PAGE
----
Trey McIntyre's audacious choreography lived up to its reputation.
In last Friday's concert of three full-length pieces in Centennial Hall, the 10-member Trey McIntyre Project proved itself to be a child of the 21st century. This fusion of ballet and modern is creating an entirely new dance vocabulary for a new millennium.
What's best is that McIntyre is doing it without resorting to bizarre extremes that shake up conventional thought without adding anything to the conversation. While the alphabet of this new language comes straight from ballet technique, the words spelled out by the dancers' shapes, moves and pacing feel entirely new.
The McIntyre Project is only three years old and already has become such a distinctly different company it is impossible not to wonder what this Kansas native will think of next. He is clearly not in Kansas anymore.
On stage in Centennial Hall it was the city of New Orleans, rather than the Land of Oz, that inspired the first and last pieces on the program. "Ma Maison," which premiered in November, 2008, opened the concert with eight dancers all wearing bone-white skull masks and black leotards splashed with bright colors.
They would have fit right in Tucson's own annual All Souls Procession. "Ma Maison" in its short life has already become one of the project's most popular pieces, depicting that well-known New Orleans' spirit of turning the after-funeral procession into a joyful street party.
The dancers' movement popped with precision, conveying a shared community feeling of the hardship implied in the recorded music played by the Preservation Hall Jazz Band.
This was choreography that felt loose limbed and informal, yet laced with that fiber of ballet training which enhanced the conviction of blessed spiritual release. To dance a little longer is to live a little longer.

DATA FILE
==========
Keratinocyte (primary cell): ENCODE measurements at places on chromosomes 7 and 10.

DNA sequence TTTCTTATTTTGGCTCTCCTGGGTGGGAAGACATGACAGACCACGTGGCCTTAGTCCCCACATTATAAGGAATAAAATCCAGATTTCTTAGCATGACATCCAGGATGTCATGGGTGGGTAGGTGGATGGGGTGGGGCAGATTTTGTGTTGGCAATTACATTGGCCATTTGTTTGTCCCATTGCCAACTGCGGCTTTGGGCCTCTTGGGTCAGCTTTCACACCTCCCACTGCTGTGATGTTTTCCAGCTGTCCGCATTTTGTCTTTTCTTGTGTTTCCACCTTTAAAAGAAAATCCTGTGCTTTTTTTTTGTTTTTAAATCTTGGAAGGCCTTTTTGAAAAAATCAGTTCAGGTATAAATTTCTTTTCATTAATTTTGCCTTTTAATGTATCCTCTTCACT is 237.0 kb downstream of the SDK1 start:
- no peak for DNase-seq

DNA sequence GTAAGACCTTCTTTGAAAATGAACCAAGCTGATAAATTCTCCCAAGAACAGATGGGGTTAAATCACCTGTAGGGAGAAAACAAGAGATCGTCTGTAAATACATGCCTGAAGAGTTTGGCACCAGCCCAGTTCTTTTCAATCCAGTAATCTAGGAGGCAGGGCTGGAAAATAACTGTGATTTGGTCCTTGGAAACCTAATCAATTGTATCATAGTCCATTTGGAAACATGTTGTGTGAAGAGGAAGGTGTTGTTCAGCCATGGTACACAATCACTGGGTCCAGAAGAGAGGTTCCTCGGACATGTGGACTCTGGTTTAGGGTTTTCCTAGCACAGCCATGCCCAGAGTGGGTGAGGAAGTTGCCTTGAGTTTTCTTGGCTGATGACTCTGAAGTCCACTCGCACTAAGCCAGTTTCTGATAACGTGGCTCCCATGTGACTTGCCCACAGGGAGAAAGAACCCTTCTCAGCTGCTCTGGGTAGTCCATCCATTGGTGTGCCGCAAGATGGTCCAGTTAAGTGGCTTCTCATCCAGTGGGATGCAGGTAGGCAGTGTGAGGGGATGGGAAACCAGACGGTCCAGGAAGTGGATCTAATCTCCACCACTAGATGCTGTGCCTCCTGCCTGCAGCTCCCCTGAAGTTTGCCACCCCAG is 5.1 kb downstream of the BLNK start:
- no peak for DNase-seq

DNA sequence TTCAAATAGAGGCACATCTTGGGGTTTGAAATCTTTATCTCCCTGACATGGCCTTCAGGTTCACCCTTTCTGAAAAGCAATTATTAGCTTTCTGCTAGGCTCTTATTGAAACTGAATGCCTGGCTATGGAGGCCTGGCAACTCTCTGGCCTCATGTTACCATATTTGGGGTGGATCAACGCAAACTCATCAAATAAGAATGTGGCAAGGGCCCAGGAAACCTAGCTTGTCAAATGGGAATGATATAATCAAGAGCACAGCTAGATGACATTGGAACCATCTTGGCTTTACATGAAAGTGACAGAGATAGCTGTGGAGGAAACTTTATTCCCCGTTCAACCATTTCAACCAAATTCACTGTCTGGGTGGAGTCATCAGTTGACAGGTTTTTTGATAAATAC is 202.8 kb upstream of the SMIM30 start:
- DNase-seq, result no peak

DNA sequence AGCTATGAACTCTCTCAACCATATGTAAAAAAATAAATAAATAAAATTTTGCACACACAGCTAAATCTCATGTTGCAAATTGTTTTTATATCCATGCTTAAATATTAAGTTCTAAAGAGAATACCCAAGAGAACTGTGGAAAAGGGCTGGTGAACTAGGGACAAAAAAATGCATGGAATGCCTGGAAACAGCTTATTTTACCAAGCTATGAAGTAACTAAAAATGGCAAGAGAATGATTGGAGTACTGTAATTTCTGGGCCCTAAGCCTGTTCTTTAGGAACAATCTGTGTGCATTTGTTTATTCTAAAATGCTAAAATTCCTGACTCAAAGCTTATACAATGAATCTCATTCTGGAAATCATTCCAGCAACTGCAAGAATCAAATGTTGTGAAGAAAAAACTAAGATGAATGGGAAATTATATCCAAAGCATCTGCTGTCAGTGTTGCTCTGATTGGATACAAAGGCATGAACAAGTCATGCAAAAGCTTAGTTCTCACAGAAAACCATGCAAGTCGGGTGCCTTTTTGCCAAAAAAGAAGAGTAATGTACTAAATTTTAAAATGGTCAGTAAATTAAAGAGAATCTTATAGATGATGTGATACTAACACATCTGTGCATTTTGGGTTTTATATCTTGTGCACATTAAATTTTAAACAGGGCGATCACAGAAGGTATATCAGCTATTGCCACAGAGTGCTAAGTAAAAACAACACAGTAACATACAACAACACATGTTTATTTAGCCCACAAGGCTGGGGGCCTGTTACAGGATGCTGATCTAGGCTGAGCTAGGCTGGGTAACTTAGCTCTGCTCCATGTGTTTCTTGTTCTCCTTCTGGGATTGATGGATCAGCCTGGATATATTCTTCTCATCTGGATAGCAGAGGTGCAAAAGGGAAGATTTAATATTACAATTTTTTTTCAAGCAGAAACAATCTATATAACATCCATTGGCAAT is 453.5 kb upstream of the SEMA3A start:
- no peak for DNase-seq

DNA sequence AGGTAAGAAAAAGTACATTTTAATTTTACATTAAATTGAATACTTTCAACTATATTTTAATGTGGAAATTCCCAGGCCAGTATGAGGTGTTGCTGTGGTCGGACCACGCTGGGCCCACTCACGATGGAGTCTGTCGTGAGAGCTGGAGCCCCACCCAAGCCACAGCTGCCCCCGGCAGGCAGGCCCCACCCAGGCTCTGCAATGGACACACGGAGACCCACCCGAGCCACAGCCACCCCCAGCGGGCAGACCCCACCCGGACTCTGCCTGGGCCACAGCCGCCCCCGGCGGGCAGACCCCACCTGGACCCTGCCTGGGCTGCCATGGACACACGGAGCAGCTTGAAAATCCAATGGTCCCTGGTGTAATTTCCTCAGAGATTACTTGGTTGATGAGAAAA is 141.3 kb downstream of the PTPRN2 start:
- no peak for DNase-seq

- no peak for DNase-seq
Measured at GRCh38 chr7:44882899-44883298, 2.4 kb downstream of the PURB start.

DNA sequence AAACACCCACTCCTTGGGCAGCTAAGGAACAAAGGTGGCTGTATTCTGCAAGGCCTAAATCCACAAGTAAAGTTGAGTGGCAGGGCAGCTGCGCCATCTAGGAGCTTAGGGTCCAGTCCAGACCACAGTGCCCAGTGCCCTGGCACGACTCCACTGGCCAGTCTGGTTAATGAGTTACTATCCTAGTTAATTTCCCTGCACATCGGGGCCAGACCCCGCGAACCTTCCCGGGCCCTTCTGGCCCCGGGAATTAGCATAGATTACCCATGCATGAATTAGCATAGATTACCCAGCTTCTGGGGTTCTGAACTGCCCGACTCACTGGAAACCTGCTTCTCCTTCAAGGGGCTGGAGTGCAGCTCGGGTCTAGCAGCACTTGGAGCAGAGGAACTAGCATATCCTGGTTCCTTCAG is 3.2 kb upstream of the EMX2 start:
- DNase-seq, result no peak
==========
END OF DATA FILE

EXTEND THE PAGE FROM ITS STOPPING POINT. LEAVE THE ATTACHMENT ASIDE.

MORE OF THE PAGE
Another re-birth unique to the Crescent City was portrayed in "The Sweeter End," inspired by the delta's ongoing recovery from Hurricane Katrina. This piece was first performed last month. Once again, set to music by the Preservation Hall Jazz Band.
Wearing the shapeless denim of rough-and-tumble survival, the full company takes part in a series of shorter pieces. They begin ominously with three dancers standing bunched together, their backs to the audience.
A fourth dancer approaches them with a spray can, marking their backs with a giant X, an icon of the heartbreaking hurricane clean-up. On that dancer's back in bright orange letters are the words "What Now."
In the real world the answer to that question is still being worked on as hope gets nurtured by optimism. In McIntyre's choreography, "Sweeter End" starts out with twisted shapes of anguish stretched over time and turned into confident, positive energy.
Completing the program was "(serious)" offered as a change of pace. Set to music by American composer Henry Cowell, the choreography is said to come from McIntyre's dream about eccentric filmmaker Charlie Kaufman. This was pure dance in a more theoretical sense, untainted by any theatrical needs to represent a theme or send a message.
To me, it felt more like getting a peek at a page of Trey McIntyre's dictionary of new dance words. The ones waiting to be re-arranged into new sentences that will send dance critics scrambling for new definitions in years to come.
The Trey McIntyre Project performance at Centennial Hall last Friday.
Chuck Graham has written about the Tucson arts scene for more than 35 years. Read more of his arts coverage at "Let the Show Begin," www.tucsonstage.com